Read on Medium.
I don’t know if it would be better to wish every blogger this valuable lesson or wish them never to experience it.
It felt like they kept my stories in hostage. For months. Not mentioning my account being erroneously banned for spamming.
But let’s start from the beginning.
In the beginning, it was Medium
But, on Medium, you have one big problem, as a publication: the publication is not yours. Medium owns the tech, Medium owns the emails, Medium decides the policies, Medium owns everything except the writers’ content.
Once, you could have a custom domain. But even like that, you couldn’t move the publication somewhere else, to a different platform. It’s not just a tech thing.
And don’t forget that Medium doesn’t allow third-party ads. Or, well, they were allowed when Hackernoon started, then Medium changed policies. Imagine publications that had invested in Medium with the previous policies.
So, as a publication, you simply can’t make money. And the audience you built, paying blood, can disappear in an instant, not to speak of your account or your publication.
At some point, Hackernoon decided that Medium was a blocked road, but moving the publication wasn’t a joke. Just to mention, in the process, Medium offered to buy them. Like money alone could fix the problems of the publications on Medium.
Since I was happy with the brave move, I accepted their terms and allowed my stories (5 or 6 articles, one of them already over 20k lifetime views) to be moved with the publication (March 2019).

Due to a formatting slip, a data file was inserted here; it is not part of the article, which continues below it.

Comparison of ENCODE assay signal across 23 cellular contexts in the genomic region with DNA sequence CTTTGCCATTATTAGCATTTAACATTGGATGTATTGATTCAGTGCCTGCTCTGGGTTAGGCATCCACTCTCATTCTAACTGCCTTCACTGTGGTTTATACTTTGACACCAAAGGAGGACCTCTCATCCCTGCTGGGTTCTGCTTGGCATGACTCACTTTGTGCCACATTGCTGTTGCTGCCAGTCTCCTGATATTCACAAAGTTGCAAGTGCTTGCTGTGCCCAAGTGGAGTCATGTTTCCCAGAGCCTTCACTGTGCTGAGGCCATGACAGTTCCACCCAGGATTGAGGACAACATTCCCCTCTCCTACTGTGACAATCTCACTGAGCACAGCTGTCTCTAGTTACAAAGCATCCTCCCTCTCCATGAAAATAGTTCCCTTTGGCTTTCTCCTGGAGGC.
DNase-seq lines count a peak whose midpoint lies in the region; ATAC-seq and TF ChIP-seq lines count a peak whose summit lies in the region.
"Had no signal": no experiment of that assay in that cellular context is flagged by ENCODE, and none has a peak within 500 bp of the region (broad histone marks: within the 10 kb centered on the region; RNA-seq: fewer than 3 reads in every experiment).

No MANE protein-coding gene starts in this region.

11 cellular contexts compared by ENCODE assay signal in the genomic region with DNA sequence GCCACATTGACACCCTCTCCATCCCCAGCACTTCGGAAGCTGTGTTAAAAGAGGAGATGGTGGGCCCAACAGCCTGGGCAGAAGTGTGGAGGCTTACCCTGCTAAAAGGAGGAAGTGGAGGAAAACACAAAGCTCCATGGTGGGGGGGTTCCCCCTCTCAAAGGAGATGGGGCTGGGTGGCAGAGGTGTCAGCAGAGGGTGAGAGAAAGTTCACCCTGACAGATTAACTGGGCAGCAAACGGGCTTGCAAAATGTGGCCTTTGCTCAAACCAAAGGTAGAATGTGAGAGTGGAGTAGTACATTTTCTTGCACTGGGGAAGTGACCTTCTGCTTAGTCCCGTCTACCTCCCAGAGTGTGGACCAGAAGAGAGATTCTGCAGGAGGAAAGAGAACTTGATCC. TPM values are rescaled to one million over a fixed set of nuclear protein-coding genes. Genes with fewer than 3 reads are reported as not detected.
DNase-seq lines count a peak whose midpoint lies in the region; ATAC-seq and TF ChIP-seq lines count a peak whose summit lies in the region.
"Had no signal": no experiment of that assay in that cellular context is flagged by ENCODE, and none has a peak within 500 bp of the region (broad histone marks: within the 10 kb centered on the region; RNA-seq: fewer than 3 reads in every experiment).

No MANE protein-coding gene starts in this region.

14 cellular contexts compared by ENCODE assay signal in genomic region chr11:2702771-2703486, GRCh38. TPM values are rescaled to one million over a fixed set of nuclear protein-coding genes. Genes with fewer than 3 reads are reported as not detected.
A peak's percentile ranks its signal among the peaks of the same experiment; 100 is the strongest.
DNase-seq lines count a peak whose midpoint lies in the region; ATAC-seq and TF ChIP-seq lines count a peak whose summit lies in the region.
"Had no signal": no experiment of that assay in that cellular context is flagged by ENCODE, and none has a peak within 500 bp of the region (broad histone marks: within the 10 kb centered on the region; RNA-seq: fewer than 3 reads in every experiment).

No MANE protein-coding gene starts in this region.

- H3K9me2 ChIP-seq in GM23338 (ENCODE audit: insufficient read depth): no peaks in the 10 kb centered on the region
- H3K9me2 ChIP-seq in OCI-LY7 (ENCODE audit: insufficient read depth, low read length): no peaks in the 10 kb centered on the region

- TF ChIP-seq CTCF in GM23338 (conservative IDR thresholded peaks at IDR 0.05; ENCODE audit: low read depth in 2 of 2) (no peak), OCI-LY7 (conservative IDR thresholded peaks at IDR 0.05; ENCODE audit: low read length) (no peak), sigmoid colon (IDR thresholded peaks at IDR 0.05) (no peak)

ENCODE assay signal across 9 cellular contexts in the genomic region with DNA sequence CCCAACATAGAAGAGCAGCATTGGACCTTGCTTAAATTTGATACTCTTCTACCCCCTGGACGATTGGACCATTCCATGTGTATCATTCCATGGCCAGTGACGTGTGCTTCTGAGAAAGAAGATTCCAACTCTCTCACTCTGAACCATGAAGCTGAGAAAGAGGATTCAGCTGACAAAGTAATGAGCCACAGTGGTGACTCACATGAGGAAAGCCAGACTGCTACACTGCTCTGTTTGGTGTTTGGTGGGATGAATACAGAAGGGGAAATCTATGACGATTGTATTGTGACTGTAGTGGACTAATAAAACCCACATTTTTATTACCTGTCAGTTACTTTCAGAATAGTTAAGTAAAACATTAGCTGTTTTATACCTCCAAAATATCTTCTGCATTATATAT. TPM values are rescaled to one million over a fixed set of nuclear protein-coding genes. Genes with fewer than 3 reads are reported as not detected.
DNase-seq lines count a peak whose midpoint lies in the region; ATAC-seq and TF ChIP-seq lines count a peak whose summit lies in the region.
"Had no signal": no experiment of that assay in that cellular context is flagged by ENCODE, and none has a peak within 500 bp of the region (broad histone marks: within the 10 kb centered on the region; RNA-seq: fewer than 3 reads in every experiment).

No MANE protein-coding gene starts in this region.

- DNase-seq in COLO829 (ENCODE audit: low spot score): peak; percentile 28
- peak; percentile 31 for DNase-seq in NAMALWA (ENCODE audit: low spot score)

What to do with my stories?
Actually, Hackernoon was the type of publication that publishes quite anything. That’s how they grow popular.
I have clues that they never read the stories I submitted. But, to be honest, it was not much different from any other publication on Medium. Only a couple of publications read my work before publishing it. That’s one of the reasons I now write for my own publications only.
Anyway, it was the time when I submitted to publications, and a couple of stories got good results. Actually views, not much more. And the same stories are getting more views nowadays from Google, outside Hackernoon.
I mainly published on Hackernoon when it was still a Medium publication. After the move, I published one or maybe two articles only. No more. I had already lost the habit of submitting to publications.
My articles moved to their new custom platform, which was less than perfect, and I also accepted those flaws. They needed time, of course. They already did the magic of getting funding and moving.
But, after some months, I decided that a couple of my stories needed to be removed. And maybe a couple of others needed some editing.
Surprise, my stories were inaccessible. The stories were there, with my name on them, but I had no access to them. My dashboard was just empty.
The fight begins
I’m not going into the details here. They had procedures for migrating the stories from Medium, and I did what they requested, or I thought I did.
But my stories were inaccessible.
Well, time to write to support, isn’t it?
Yes, but not the time for getting replies.
I finally asked (December 2019) in the community and soon, after one month, David in person suggested me how to correctly reconcile my old medium account with Hackernoon 2.0.